Ransomware: These two gangs are behind half of all attacks
Over half of all ransomware attacks reported during the first three months of this year are the work of just two cyber criminal outfits.
According to analysis of recorded ransomware attacks between January and March 2022 by cybersecurity researchers at Digital Shadows, LockBit 2.0 and Conti were the two most active ransomware gangs during the three-month reporting period, accounting for 58% of all incidents.
And of the two, LockBit is by far the most prolific, accounting for 38% of ransomware attacks. That’s almost twice the number of recorded attacks by the Conti ransomware group, which accounted for 20% of campaigns in the same period.
Both groups steal data from their victims and threaten to publish it on leak sites if the ransom isn’t paid. According to Digital Shadows, LockBit leaked the information of over 200 victims during the first quarter of the year – the most leaks thus far.
While these two gangs were the busiest, other threats included Hive ransomware, Vice Society ransomware and Blackbyte ransomware, among others.
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Conti ransomware has remained a major threat, despite February’s Conti Leaks, which revealed much about the inner workings of the ransomware group. Internal chat logs and other information got leaked after Conti publicly posted a message of support for Russia’s invasion of Ukraine. But this setback doesn’t seem to have dissuaded those behind Conti, who continue to conduct ransomware attacks.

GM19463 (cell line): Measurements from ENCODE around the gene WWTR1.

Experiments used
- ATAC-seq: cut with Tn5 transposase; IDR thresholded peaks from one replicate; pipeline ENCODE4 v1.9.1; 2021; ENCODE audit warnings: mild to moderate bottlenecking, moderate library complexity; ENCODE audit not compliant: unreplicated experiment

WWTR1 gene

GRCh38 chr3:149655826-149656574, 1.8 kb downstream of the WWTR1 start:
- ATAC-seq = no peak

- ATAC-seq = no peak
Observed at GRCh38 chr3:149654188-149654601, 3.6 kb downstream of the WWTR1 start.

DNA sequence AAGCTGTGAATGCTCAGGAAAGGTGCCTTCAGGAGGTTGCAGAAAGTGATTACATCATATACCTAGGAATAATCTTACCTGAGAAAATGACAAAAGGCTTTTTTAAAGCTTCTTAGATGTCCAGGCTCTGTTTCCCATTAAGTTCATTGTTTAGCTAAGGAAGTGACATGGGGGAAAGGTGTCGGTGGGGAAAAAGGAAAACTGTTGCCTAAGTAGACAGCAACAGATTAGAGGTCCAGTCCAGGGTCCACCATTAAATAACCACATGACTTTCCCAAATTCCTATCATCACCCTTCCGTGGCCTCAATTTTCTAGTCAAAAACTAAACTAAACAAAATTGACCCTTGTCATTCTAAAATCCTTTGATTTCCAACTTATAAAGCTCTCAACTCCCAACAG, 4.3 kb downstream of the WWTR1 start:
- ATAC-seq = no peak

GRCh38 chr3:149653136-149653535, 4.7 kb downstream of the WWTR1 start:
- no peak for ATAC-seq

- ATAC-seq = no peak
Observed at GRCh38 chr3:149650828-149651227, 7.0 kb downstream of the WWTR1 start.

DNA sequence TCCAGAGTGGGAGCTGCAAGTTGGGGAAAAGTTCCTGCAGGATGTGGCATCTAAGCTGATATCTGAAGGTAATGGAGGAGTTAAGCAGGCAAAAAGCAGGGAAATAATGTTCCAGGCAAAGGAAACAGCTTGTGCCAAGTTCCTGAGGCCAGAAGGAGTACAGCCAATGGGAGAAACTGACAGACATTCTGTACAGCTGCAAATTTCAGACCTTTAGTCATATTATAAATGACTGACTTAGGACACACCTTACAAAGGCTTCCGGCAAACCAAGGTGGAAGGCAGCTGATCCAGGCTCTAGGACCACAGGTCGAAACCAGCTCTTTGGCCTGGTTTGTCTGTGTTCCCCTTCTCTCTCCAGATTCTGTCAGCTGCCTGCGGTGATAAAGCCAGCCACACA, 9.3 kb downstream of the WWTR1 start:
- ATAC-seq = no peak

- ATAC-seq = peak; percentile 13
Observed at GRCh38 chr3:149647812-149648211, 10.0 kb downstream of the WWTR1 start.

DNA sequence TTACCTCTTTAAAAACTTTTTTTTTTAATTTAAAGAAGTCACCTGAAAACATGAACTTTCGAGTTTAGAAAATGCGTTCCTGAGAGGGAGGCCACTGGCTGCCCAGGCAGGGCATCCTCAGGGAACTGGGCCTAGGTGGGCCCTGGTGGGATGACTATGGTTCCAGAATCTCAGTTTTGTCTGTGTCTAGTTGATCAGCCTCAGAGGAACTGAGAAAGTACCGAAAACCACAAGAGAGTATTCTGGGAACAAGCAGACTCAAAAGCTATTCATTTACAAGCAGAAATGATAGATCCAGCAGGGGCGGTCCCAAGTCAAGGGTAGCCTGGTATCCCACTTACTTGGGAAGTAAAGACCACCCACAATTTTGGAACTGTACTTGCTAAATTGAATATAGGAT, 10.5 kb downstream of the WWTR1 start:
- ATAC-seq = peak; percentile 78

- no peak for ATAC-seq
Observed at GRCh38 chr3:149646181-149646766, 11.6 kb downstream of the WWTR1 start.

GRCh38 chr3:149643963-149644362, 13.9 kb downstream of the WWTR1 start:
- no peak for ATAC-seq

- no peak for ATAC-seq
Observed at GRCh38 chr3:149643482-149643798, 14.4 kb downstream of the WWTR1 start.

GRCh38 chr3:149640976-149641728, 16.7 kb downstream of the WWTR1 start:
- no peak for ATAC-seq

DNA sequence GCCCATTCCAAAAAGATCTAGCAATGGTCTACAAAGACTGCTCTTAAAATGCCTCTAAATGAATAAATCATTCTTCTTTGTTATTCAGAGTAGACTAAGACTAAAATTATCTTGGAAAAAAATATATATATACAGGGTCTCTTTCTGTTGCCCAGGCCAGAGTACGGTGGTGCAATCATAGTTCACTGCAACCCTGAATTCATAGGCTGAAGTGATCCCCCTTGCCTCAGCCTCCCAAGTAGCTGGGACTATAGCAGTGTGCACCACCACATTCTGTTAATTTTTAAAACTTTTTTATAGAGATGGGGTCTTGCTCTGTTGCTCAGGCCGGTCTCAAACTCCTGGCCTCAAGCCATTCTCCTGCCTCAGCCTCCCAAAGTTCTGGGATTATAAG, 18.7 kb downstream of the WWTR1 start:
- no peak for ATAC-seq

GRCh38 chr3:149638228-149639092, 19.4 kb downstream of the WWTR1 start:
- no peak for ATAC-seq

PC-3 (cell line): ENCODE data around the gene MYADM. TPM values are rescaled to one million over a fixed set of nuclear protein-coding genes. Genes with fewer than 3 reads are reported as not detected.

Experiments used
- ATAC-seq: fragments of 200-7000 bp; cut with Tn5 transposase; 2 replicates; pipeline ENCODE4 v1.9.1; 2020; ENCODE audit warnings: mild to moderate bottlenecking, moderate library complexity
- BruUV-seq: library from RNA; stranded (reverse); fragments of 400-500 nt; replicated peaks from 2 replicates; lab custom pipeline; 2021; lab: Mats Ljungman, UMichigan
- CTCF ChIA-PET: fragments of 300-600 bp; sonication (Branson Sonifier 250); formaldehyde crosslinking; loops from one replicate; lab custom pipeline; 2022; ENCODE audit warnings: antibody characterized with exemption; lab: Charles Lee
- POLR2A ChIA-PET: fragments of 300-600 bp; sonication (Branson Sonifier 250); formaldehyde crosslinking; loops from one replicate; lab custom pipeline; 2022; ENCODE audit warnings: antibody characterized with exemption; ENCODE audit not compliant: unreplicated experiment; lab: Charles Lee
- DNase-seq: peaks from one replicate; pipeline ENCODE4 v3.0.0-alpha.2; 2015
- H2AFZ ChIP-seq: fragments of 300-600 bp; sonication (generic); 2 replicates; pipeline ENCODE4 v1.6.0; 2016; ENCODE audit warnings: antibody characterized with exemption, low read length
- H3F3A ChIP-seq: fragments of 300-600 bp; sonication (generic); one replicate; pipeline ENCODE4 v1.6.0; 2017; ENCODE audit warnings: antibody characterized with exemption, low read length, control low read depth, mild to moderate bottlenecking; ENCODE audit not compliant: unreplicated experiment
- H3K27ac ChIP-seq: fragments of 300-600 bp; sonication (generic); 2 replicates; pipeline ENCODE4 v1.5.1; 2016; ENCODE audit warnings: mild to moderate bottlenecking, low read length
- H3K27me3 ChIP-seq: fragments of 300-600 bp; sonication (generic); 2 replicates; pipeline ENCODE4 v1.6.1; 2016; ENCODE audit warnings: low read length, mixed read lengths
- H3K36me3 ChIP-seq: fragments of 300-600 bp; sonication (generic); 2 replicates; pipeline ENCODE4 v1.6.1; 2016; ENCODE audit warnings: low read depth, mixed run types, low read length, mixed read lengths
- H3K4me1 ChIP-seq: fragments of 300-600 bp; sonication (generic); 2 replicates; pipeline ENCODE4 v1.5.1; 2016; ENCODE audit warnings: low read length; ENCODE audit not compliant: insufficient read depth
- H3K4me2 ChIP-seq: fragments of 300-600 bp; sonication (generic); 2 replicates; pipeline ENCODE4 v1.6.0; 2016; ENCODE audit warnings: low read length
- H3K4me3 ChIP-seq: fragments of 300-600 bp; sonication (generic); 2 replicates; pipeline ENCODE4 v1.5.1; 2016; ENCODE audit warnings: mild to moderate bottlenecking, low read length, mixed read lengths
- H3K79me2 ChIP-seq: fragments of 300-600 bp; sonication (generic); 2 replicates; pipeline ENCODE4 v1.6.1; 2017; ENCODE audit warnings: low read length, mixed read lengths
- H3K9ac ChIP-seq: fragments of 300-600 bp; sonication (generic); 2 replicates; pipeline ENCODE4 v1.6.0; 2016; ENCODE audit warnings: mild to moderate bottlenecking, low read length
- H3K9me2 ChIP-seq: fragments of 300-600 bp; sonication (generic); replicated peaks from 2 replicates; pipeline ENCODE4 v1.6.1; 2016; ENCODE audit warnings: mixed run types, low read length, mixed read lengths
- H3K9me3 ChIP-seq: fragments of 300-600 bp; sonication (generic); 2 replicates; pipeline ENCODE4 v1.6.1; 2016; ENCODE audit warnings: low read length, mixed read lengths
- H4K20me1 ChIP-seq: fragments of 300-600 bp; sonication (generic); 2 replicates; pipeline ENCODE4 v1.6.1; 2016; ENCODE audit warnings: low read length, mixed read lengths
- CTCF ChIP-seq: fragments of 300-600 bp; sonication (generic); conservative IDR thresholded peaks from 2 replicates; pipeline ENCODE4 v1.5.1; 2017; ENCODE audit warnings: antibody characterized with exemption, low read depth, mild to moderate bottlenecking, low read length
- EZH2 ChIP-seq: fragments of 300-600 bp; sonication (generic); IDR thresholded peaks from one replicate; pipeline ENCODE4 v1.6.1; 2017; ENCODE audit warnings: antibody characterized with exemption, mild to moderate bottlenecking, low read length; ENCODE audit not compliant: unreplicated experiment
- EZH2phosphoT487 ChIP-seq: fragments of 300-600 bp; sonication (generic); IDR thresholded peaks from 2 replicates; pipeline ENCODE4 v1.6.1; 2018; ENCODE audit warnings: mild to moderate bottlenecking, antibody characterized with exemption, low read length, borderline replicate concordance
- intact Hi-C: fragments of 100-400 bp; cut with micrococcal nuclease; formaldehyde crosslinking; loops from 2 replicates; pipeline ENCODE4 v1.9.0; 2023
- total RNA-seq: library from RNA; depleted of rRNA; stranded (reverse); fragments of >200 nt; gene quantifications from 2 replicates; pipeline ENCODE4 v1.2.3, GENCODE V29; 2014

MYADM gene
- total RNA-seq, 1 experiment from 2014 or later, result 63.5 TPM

One ransomware group does seem to have disappeared. Researchers note that PYSA ransomware, which was the third most active ransomware group during the final three months of 2021 appears to have dropped off the radar. Another previously prolific ransomware group, Revil, also appears to have stopped operating.
But while some ransomware groups seem to disappear, other new ransomware threats continue to appear. Some new ransomware groups which have appeared since January 2022 which have been listed by Digital Shadows include Stormous, Night Sky, Zeon, Pandora, Sugar, and x001xs. It’s likely that individuals involved in groups which shut down simply find new work with other ransomware gangs.
“New ransomware groups are created at a similar rate to groups being shut down. This is likely because affiliates frequently move from groups that are no longer active to those that are emerging,” said Ivan Righi, senior cyber threat intelligence analyst at Digital Shadows.
“Regardless of the external factors and shifts in targeting, ransomware is likely to remain one of the biggest threats to organizations worldwide over the next quarter,” he added.
There are several steps which businesses can take to avoid falling victim to ransomware. These include applying security patches to software and operating systems as quickly as possible, so cyber criminals can’t exploit known vulnerabilities to enter and exploit networks.
Organisations should also roll out multi-factor authentication to all users to provide an extra barrier to attacks and if it’s suspected that a password has been hacked, it should be changed immediately.
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